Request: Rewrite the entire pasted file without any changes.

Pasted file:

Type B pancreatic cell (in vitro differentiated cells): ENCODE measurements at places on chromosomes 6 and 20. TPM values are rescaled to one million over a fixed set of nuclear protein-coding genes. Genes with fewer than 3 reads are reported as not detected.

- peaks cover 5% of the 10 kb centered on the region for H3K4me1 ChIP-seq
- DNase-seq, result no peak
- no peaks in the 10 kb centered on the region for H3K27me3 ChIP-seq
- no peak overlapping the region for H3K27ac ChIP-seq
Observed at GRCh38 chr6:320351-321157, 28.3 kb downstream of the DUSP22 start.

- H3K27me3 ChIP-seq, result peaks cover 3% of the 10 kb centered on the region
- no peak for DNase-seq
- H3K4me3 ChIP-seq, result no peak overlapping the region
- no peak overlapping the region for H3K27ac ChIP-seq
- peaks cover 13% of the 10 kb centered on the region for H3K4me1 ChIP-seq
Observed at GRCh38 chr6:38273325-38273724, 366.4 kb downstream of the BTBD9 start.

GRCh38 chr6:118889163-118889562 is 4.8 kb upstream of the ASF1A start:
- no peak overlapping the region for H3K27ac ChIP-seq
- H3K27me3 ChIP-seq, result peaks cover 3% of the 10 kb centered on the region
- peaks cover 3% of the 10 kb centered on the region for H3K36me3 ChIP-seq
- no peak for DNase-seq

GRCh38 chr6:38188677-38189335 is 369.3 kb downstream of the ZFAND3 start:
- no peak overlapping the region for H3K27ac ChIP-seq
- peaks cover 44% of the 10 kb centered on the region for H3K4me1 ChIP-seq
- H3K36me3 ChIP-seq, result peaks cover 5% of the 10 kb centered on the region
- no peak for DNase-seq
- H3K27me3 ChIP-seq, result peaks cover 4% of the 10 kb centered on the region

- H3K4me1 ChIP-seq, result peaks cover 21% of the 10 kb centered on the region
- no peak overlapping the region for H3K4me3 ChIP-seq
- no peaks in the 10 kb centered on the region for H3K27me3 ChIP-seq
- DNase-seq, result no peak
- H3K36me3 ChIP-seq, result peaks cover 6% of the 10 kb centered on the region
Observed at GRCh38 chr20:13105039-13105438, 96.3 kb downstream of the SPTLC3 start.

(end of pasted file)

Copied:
Type B pancreatic cell (in vitro differentiated cells): ENCODE measurements at places on chromosomes 6 and 20. TPM values are rescaled to one million over a fixed set of nuclear protein-coding genes. Genes with fewer than 3 reads are reported as not detected.

- peaks cover 5% of the 10 kb centered on the region for H3K4me1 ChIP-seq
- DNase-seq, result no peak
- no peaks in the 10 kb centered on the region for H3K27me3 ChIP-seq
- no peak overlapping the region for H3K27ac ChIP-seq
Observed at GRCh38 chr6:320351-321157, 28.3 kb downstream of the DUSP22 start.

- H3K27me3 ChIP-seq, result peaks cover 3% of the 10 kb centered on the region
- no peak for DNase-seq
- H3K4me3 ChIP-seq, result no peak overlapping the region
- no peak overlapping the region for H3K27ac ChIP-seq
- peaks cover 13% of the 10 kb centered on the region for H3K4me1 ChIP-seq
Observed at GRCh38 chr6:38273325-38273724, 366.4 kb downstream of the BTBD9 start.

GRCh38 chr6:118889163-118889562 is 4.8 kb upstream of the ASF1A start:
- no peak overlapping the region for H3K27ac ChIP-seq
- H3K27me3 ChIP-seq, result peaks cover 3% of the 10 kb centered on the region
- peaks cover 3% of the 10 kb centered on the region for H3K36me3 ChIP-seq
- no peak for DNase-seq

GRCh38 chr6:38188677-38189335 is 369.3 kb downstream of the ZFAND3 start:
- no peak overlapping the region for H3K27ac ChIP-seq
- peaks cover 44% of the 10 kb centered on the region for H3K4me1 ChIP-seq
- H3K36me3 ChIP-seq, result peaks cover 5% of the 10 kb centered on the region
- no peak for DNase-seq
- H3K27me3 ChIP-seq, result peaks cover 4% of the 10 kb centered on the region

- H3K4me1 ChIP-seq, result peaks cover 21% of the 10 kb centered on the region
- no peak overlapping the region for H3K4me3 ChIP-seq
- no peaks in the 10 kb centered on the region for H3K27me3 ChIP-seq
- DNase-seq, result no peak
- H3K36me3 ChIP-seq, result peaks cover 6% of the 10 kb centered on the region
Observed at GRCh38 chr20:13105039-13105438, 96.3 kb downstream of the SPTLC3 start.